The use of light “as an alternative to graffiti” only became possible recently, said Glenn Shrum, assistant professor of lighting design at the New School. “As recently as three and four years ago, in order to have a projector that had enough light output … you were talking about a $10,000 piece of lighting equipment,” Shrum said. “That’s not the case anymore.”
Wendall Harrington, who leads Yale’s graduate program in projection design, the only program of its kind in the country, said students began talking with her about using projections for this purpose a few years ago, and that she found the idea exciting. A group at Yale researched how to outfit a van with projection equipment and a power source, but the idea never materialized, she said.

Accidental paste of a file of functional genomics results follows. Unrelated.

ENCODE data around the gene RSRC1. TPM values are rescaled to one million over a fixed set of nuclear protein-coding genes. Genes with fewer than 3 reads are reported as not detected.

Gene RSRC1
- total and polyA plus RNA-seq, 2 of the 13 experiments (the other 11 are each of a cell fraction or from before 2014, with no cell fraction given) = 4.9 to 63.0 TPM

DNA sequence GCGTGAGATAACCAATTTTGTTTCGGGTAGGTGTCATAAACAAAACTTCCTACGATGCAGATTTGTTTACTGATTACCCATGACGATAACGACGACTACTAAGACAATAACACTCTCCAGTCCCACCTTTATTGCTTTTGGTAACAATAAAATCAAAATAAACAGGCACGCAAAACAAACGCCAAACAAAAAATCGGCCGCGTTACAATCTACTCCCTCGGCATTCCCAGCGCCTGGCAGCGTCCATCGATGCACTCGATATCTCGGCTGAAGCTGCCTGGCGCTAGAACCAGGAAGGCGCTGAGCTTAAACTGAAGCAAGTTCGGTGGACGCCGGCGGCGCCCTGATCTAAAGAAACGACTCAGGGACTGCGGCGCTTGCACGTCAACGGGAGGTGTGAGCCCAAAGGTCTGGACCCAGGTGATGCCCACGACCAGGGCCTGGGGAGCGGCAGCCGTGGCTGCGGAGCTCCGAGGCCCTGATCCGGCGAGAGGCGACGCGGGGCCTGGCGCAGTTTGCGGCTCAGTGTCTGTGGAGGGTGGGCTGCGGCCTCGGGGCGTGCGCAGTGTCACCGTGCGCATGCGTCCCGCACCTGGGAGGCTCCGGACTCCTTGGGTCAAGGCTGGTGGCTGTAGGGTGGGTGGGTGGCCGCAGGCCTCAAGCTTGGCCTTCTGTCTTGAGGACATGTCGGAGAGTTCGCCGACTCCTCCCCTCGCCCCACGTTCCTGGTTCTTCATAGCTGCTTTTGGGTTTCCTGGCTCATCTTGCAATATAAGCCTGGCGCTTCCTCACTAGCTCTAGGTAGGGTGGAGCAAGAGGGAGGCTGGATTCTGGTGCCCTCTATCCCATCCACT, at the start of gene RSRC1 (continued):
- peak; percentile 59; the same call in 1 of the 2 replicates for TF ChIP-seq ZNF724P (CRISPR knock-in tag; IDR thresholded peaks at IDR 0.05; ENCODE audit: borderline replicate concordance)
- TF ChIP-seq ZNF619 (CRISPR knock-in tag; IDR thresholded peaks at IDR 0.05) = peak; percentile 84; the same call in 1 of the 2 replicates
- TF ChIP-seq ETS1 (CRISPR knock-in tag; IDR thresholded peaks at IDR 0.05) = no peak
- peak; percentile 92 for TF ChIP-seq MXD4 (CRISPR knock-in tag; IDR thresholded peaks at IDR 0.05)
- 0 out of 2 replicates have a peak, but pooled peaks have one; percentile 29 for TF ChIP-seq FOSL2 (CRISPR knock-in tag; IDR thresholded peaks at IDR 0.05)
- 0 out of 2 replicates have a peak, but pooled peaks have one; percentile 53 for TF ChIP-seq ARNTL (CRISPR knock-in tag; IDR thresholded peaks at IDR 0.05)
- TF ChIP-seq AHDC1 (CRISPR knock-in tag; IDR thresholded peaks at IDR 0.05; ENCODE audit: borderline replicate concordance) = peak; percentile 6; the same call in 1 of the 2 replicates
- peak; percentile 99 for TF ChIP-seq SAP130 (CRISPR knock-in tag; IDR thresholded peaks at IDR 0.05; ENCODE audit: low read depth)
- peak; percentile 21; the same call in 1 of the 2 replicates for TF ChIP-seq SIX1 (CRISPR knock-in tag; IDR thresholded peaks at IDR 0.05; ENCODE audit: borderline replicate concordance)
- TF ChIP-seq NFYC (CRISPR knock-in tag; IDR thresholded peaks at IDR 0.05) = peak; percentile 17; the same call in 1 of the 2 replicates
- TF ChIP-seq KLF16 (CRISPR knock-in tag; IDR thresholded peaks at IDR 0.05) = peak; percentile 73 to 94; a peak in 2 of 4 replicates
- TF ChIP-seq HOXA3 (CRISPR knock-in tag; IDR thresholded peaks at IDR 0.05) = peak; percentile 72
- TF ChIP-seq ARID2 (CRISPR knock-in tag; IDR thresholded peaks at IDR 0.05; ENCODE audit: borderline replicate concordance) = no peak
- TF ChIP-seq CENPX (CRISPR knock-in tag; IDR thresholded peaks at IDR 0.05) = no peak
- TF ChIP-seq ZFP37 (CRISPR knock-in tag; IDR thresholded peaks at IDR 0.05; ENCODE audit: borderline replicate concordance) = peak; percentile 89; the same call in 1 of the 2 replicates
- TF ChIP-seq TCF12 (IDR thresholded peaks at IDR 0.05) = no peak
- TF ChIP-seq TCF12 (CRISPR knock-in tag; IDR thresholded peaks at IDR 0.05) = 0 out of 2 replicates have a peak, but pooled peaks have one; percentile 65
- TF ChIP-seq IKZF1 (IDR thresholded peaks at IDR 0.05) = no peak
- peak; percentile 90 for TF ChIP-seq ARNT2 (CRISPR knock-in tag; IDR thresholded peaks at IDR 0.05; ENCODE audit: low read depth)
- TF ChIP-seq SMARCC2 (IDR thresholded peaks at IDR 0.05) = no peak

The type of projector and power required to mount a projection outdoors can vary, based on the size of the building and the image being projected. But in general, “we’re talking about something like a 7000-lumen projector,” Harrington said. “The power draw for that is not extreme. You can literally plug it into the charger port on a car … the simplicity of it is kind of beautiful.”
And projection mapping software, which transforms designs to fit them to a physical space, has improved, said Robin Bell, an artist based in Washington, D.C., who has projected protest messages for more than a decade. Recently, he projected the message “WE ARE ALL RESPONSIBLE TO STAND UP AND END WHITE SUPREMACY” on the side of the Trump International Hotel, following a white nationalist rally in Charlottesville, Virginia, and a response by the president that critics called insufficient.
“It creates these moments in real time, on the street, where people will see it and you’ll get a real honest feedback,” Bell said. A protest message, shown in a large-scale projection, “transforms space, and it creates a kind of temporary venue to have these conversations,” he said.
The ‘perfect storm’ of projection art